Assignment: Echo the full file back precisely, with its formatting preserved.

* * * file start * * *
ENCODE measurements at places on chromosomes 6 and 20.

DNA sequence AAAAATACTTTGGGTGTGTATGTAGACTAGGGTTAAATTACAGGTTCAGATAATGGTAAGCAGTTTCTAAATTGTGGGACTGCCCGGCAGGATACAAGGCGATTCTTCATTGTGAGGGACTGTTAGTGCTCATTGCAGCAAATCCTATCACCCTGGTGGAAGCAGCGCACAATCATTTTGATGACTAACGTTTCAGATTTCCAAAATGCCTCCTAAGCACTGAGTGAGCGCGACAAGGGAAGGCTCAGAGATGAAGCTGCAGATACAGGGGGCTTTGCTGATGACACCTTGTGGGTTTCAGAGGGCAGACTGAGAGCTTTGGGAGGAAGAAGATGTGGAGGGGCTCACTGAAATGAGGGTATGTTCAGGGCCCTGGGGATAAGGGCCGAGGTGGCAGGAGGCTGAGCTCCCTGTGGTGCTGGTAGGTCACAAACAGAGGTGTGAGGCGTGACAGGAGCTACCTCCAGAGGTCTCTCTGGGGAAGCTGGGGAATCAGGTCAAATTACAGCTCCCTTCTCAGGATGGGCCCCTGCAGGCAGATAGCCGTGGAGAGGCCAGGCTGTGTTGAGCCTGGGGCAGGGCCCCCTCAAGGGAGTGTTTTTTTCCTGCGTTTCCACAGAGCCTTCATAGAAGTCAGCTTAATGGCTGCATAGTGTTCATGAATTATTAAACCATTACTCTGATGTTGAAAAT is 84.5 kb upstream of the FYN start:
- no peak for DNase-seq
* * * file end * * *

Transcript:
ENCODE measurements at places on chromosomes 6 and 20.

DNA sequence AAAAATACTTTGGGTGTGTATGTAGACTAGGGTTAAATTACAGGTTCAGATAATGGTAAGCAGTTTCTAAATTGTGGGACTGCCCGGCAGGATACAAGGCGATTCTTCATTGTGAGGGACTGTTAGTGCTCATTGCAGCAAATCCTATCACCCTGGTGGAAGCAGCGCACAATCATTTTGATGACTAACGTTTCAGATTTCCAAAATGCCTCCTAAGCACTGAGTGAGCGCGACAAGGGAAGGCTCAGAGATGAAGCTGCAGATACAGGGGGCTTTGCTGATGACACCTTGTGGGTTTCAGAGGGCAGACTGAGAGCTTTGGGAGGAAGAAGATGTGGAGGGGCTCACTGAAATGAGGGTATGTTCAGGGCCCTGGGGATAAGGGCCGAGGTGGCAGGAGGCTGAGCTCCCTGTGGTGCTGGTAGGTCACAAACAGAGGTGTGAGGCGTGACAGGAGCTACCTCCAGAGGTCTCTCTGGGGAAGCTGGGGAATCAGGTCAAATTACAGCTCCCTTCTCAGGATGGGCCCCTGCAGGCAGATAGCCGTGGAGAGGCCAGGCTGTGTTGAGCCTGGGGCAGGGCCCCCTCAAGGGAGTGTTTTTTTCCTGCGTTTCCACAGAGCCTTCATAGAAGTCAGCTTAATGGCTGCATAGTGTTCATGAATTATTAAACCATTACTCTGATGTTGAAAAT is 84.5 kb upstream of the FYN start:
- no peak for DNase-seq